We'd better get used to animated gay icons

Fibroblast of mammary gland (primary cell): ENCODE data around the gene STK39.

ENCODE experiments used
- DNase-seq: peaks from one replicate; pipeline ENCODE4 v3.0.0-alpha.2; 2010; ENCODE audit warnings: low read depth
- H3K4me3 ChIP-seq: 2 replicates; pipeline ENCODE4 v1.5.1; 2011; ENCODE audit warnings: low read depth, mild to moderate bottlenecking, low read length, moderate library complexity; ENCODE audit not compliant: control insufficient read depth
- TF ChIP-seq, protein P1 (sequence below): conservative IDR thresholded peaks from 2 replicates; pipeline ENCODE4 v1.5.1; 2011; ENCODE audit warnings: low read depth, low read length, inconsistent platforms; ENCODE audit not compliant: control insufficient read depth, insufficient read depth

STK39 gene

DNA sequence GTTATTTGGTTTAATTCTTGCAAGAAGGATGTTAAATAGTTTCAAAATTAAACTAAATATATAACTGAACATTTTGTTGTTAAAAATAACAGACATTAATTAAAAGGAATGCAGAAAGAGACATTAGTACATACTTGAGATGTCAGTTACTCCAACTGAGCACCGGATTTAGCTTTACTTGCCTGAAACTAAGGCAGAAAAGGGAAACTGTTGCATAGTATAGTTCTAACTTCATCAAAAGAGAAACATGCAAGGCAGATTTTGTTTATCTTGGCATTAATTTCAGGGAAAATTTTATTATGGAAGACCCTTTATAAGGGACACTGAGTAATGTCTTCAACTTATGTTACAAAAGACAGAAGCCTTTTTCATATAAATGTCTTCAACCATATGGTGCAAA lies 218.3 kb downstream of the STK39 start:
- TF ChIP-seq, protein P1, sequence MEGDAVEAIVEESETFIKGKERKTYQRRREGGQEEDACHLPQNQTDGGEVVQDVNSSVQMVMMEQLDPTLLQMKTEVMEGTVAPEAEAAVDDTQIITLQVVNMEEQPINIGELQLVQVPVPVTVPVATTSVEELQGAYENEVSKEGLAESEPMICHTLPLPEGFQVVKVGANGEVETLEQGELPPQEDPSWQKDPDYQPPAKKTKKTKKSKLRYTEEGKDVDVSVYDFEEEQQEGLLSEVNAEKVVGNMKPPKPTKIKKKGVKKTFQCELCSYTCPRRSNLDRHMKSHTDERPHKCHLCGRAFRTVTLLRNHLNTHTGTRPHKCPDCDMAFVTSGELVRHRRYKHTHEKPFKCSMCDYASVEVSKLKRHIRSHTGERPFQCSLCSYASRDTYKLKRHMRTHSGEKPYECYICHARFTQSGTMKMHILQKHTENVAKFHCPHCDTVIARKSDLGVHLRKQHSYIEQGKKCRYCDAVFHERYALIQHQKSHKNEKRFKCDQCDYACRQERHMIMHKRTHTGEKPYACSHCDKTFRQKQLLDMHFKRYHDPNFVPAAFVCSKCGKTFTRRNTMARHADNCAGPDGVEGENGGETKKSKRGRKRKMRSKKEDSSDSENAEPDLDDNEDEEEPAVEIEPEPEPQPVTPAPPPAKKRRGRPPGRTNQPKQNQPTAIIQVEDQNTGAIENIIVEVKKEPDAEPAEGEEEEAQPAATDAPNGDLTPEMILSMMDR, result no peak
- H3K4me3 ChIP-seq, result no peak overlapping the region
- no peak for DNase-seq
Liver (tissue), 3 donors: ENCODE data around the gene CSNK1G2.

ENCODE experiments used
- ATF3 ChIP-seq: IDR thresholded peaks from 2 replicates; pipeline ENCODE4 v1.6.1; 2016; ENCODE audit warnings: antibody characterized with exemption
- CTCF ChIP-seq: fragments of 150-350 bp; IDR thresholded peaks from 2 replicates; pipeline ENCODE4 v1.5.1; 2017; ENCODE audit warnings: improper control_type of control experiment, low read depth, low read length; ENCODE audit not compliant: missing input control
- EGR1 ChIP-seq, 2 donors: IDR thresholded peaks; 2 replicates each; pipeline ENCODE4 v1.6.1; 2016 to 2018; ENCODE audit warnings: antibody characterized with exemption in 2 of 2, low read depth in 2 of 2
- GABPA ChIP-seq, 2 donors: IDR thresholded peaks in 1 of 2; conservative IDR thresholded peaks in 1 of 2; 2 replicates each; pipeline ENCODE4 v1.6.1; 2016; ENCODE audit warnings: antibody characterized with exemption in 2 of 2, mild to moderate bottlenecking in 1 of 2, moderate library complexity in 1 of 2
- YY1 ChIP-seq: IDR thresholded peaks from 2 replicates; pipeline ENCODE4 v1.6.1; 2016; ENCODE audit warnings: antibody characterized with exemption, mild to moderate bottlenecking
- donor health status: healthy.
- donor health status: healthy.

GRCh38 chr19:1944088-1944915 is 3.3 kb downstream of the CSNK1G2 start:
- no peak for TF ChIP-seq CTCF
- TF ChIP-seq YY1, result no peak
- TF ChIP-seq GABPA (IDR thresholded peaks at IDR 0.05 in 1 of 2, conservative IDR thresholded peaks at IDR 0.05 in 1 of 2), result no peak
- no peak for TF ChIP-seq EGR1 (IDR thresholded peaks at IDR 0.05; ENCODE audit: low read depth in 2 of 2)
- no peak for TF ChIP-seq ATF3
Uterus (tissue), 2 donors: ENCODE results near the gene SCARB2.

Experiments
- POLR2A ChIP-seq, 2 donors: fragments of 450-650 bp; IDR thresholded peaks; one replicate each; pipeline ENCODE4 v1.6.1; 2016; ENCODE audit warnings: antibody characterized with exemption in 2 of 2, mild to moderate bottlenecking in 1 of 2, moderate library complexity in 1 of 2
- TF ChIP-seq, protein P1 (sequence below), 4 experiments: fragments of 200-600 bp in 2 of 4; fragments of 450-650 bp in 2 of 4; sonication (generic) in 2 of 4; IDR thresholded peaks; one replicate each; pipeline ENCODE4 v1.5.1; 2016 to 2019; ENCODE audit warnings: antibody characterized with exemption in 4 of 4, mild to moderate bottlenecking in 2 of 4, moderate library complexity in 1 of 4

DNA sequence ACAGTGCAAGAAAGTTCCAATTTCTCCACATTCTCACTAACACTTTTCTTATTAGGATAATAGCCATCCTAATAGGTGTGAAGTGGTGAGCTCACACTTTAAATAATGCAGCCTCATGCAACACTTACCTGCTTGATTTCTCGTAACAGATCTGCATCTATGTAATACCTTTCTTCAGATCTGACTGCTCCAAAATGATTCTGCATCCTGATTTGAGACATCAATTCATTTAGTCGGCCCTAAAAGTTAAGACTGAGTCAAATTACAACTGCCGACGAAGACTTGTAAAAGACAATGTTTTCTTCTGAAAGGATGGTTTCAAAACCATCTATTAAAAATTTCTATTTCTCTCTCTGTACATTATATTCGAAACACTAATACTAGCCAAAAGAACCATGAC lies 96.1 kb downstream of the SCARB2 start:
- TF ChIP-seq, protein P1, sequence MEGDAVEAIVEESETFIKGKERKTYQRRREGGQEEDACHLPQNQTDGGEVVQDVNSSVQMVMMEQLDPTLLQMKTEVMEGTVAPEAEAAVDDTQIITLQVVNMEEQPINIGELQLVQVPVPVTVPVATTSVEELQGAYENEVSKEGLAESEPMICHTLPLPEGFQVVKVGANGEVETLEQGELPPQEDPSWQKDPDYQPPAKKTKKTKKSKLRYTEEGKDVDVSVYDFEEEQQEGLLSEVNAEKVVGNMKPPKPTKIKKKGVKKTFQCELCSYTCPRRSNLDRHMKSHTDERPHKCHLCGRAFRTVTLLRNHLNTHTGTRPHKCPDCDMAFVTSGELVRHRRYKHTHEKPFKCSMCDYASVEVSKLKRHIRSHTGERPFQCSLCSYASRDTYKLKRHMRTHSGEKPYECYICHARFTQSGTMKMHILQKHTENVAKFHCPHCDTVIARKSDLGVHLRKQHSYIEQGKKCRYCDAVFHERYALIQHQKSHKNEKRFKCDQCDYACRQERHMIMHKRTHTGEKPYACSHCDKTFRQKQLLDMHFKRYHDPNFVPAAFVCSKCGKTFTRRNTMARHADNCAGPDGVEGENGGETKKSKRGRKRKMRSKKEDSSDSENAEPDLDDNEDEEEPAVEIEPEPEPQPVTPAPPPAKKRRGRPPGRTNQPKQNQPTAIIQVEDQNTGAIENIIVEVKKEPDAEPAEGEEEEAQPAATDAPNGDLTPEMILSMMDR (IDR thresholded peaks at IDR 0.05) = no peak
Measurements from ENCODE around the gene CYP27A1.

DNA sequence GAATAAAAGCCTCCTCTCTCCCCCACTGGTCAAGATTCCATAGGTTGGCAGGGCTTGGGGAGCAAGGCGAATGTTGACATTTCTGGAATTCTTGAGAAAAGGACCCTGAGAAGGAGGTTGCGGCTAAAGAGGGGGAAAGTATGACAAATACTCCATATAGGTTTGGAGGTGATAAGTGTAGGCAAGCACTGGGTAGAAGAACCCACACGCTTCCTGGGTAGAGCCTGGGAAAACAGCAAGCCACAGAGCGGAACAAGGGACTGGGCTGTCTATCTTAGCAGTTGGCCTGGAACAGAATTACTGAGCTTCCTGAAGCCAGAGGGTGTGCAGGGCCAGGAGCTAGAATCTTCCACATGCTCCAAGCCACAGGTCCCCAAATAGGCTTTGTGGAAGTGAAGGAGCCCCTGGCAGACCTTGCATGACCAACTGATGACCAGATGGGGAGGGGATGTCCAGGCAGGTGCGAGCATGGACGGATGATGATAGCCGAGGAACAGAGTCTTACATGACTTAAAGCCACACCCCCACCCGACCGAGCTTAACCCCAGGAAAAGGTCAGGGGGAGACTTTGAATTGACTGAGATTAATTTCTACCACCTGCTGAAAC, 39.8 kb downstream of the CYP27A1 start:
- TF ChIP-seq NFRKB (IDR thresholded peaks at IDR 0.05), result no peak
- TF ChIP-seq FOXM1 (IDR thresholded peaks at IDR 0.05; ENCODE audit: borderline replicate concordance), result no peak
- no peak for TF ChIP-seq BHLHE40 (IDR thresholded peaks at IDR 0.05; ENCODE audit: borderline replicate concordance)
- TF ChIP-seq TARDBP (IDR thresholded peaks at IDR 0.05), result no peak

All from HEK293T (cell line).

Barack Obama took one large step for homo sapiens last week when he admitted he was "evolving" in regard to same-sex marriage and has now openly affirmed his belief that gay couples should have the right to marry. There are those, like Mitt Romney, Julia Gillard, and a small group of Australian medical practitioners, who believe humanity may not yet be ready for such a leap. But it would appear we humans are somewhat behind the evolutionary eight ball when it comes to engaging in a form of allegedly unnatural selection which does not seem so rare once we shift our gaze away from those in the human zoo. Only last year a pair of male African penguins at Toronto Zoo were forcibly separated after zookeepers observed them showing signs of mating behaviour. Buddy and Pedro were unashamedly out and proud, parading before the general public, touching, caressing, and from all reports exhibiting deep tenderness and compassion for one another. While zoo authorities acted swiftly to conceal this unpalatable behaviour from the eyes of innocent children, it appears Buddy and Pedro are not alone in the penguin community. Similar bonding has been observed in zoos across the globe. Take the famous case of Roy and Silo, a pair of chinstrap penguins from New York City's Central Park Zoo who made headlines across the world when they hatched an egg and raised a female chick. Sadly the relationship ended after six years when Silo dumped Roy for a feisty Californian female named Scrappy. From all reports Roy is currently footloose and fancy free and is actively seeking the company of any other bi-curious flightless aquatic birds. And it's not just penguins; dozens of species have been observed creeping out of their closets, including dragonflies, koalas, mallards, the broad-headed skink (now referred to as the broad-minded skink) not to mention the appalachian woodland salamander, which for some reason doesn't come as a surprise. What we are dealing with here is the widespread existence of non-discreet mating between consenting same-gender mammals, birds and arthropods. It would seem even the humble Antarctic krill are not safe from accusations of same-sex bonding, with one New York movie reviewer taking umbrage at the unsavoury behaviour of a pair of krill featured in Happy Feet Two. The two tiny krill Bill and Will, voiced by Brad Pitt and Matt Damon, were accused of attempting to engage in and pursue a same-sex relationship. This observation came as something of a shock to myself, as I was a co-writer of the film and the author of the krill scenes, and so found myself tagged as one member of an alleged conspiracy of liberal animators, engaged in the "subliminal same-gender reinforcement" of America's youth. Personally, what consenting adult krill get up to in the privacy of their own swarm is not my business, but for the record, the crustaceans in question were not, in the mind of this writer, in any way embroiled in what might be interpreted as a gay bromance. I cannot recall one production meeting where I or my fellow writers were coerced into implanting subconscious homoerotic mannerisms or pro-Bette Midlerian inclinations into krill, penguin or bull elephant seal for that matter. Neither have I as yet heard any rumblings for any proposed production of Happy Feet Three: Brokeback Iceberg. One might just as easily imagine Toy Story's Sheriff Woody to be the seventh village person, and what of Buzz Lightyear's overly affectionate affectations when in "Spanish mode"? Dare I mention SpongeBob SquarePants, who lives in a two-story pineapple in Bikini Bottom? Perhaps it all started back in the sixties? What really went on behind the scenes between Archie and Jughead, Tom and Jerry and Popeye and Bluto? Being a child of the sixties myself, perhaps the subversive content of those beloved cartoons contaminated my fragile eggshell psyche at a tender age, and that's why I was...
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